It genuinely seemed like I was on another world. And I loved it.Back to now, sitting out on the foot of the base in the sun. I?ll
have to go in; my hands are starting to chill because I?m holding the
paper and pencil. My project?s finished, the winterover is finished.
Of the ninety day summer campaign, I?ll be here for seventy days of
it, waiting for my successor to arrive. I?ve got a plan to try to get
another ESA project working. But honestly, I don?t know what?ll
happen next. I?m looking forward to it, though.
The one thing I can be sure of, it?s going to be really sunny. And
I'm so looking forward to that.

Concordia station
75°06'06''S - 123°23'43''E Local time UTC + 8
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Saturday, 12 November 2011

Weekly report

Tomorrow, my weekly scientific report is going to say simply this-


Project Cognipole/ESCOM (1305 Pattyn)

Project essentially completed. A few final measurements this week.

Long Term Medical Survey (Bachelard, Angerer)

final questionnaires this monday
no further routine medical examinations are planned


Happy days...

Concordia station
75°06'06''S - 123°23'43''E Local time UTC + 8

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Wednesday, 9 November 2011

Waiting, waiting...

It?s a long time, nine months, a winterover. But definitely the
perception of the time passed varies. In the last week of a cycle of
data collection, I?m tired and it feels like it?s been forever. One
week of good sleep later and it can feel like it's been hardly any
time at all. But that?s nothing like now. BUt right now, time seems
to be passing particularly slowly, and the winterover just feels

It?s because the summer crew are late, and we don?t know how long they
will be. And yesterday, the day the first plane was planned to
arrive, all our normal communication lines went down, and information
was very hard to get. MZS?s HF radio developed a fault and we
couldn?t speak to them. Email had been down the last 24h ?we?ve
still never figured out what it is that affects it - We knew that the
crew in Christchurch were delayed getting to Antarctica, finally in
desperation for news, Paolo phoned ENEA in Italy.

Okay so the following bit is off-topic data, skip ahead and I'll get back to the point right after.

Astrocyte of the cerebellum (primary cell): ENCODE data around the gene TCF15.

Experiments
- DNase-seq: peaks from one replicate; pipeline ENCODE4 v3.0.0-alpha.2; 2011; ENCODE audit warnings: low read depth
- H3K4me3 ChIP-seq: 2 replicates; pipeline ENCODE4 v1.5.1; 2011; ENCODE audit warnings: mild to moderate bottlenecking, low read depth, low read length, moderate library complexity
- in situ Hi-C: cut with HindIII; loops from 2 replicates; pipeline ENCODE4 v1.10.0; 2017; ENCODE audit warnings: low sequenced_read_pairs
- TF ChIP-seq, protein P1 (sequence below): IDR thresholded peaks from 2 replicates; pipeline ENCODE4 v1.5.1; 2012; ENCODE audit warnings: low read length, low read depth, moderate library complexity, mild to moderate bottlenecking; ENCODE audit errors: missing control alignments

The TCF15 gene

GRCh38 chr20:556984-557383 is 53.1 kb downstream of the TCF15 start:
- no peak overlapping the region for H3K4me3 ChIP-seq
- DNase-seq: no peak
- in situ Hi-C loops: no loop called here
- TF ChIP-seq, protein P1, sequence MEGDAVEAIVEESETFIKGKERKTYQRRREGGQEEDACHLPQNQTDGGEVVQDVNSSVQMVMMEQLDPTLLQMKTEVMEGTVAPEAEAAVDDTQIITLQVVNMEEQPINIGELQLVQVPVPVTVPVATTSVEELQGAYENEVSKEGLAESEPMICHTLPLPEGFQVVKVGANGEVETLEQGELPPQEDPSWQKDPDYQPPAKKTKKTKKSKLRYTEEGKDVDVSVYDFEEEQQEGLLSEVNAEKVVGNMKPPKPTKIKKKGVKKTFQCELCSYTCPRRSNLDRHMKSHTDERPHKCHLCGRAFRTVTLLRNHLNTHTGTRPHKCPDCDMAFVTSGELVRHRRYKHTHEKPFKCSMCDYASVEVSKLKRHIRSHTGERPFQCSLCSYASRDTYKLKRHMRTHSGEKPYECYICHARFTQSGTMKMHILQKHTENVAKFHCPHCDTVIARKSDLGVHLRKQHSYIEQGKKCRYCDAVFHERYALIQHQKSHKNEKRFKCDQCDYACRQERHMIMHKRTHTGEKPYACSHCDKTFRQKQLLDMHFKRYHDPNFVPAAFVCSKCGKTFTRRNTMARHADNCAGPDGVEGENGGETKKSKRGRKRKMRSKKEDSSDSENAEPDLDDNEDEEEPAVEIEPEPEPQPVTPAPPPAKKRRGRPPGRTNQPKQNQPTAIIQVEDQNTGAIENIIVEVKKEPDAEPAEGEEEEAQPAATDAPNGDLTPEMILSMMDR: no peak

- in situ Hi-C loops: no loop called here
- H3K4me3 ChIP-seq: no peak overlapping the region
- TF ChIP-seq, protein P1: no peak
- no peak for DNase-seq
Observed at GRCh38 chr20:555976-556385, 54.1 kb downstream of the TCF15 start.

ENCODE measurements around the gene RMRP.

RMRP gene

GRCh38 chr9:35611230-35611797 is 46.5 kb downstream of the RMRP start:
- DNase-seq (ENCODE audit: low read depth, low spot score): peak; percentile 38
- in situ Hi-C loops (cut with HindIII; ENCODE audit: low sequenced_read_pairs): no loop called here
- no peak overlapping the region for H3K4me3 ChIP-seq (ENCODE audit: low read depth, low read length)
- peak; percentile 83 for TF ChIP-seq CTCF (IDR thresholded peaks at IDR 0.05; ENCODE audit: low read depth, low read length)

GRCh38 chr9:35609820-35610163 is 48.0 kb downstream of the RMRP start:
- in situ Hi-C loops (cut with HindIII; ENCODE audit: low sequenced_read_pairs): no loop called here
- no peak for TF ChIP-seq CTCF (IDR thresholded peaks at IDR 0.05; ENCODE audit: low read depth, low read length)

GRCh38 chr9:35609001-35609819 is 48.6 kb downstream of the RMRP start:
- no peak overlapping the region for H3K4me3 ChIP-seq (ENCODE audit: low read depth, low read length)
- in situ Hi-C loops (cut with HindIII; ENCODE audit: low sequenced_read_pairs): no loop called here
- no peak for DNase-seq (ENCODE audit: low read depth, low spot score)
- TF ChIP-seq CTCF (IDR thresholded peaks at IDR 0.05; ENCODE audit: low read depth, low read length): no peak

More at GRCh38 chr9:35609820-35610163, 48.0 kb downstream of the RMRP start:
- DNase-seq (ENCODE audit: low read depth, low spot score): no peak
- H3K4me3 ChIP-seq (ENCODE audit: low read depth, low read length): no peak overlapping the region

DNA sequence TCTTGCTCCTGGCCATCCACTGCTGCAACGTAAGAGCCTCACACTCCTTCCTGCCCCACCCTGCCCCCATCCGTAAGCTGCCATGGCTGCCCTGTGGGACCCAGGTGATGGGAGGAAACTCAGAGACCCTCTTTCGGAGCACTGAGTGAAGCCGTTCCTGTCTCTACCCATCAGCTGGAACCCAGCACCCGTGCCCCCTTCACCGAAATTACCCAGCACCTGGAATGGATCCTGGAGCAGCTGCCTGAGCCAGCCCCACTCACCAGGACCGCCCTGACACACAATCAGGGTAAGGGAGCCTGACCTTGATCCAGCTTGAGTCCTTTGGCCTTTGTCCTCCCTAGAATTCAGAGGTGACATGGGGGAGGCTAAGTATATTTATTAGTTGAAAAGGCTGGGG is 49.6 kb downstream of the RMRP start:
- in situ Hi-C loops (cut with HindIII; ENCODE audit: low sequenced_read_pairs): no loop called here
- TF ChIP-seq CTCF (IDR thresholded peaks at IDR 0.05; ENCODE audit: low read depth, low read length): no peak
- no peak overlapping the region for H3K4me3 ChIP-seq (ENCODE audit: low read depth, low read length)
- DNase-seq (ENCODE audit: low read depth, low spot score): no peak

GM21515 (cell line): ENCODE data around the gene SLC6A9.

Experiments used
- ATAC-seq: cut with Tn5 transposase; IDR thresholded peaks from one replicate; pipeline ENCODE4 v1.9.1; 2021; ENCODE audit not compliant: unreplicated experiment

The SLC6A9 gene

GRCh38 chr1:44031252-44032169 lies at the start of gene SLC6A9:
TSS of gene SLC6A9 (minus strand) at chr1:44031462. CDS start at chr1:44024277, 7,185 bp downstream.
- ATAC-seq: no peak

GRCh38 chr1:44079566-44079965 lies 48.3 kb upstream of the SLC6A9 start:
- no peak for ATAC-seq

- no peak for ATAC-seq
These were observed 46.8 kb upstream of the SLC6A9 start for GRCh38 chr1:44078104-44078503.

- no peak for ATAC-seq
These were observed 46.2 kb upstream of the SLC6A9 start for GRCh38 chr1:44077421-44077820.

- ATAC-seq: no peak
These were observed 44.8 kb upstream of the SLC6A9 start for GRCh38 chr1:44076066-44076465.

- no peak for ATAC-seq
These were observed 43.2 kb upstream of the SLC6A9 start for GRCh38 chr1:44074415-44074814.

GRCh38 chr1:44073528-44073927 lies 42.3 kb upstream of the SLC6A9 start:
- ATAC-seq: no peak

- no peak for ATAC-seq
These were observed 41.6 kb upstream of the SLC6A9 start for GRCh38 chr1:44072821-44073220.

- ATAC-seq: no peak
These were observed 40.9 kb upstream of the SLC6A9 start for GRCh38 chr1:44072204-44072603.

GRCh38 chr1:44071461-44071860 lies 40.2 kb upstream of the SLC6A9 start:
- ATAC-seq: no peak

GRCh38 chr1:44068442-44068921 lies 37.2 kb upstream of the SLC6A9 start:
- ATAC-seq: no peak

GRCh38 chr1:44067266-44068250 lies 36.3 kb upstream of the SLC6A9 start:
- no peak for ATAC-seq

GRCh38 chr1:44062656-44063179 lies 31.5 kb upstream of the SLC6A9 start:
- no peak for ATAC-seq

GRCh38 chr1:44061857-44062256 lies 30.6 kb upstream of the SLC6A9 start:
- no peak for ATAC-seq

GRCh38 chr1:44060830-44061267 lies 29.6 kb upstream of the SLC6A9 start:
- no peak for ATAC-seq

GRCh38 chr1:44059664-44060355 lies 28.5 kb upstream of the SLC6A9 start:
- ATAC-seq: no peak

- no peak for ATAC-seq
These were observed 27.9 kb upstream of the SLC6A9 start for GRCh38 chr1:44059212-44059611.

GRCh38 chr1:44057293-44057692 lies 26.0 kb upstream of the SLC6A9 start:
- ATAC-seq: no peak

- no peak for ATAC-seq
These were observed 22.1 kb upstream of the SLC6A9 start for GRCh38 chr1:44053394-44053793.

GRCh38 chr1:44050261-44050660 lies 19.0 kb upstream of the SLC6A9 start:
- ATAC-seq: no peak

What?s happening? Are they coming soon?
Not yet.

The Twin Otters that will be working for our program are stuck at
Rothera, on the other side of Antarctica, bad weather preventing them
from getting over. They can?t even get to the Pole. The earliest
they can get to MZS and then up here is Saturday they think. The
waiting is starting to really get to some of us. For me, the thought
that maybe one day soon I might actually get something fresh to eat is
starting to get really distracting... The first of the summer
campaign personnel, on the other hand, are at MZS presumably
thoroughly enjoying it as I did last year.

The Astrolabe is not getting on much better. We hear that she?s
stuck in pack ice 200km from DDU, and she can?t get further on. And
to make matters worse, she might have to turn around and go back to
Hobart without putting in to DDU. She has a helicopter on board
that?s necessary to offload the cargo, and it?s developed a fault,
something big, something they don?t routinely carry spares for.
There?s some discussion about whether an airdrop could be arranged to
deliver the necessary parts to her where she is, out in the ice. If
not, it?s back to Hobart. Once she can get out of the pack, that is.
Fred tells me R0 (R zero, the first rotation she makes from Hobart to
DDU and back) each year is often beset with problems in the pack.
She?s not built for ice breaking, as she needs the flat hull for
manoevering in the islands and icebergs at DDU. So when the pack ice
is thick there?s nothing to do but wait. Storms are handy ? the waves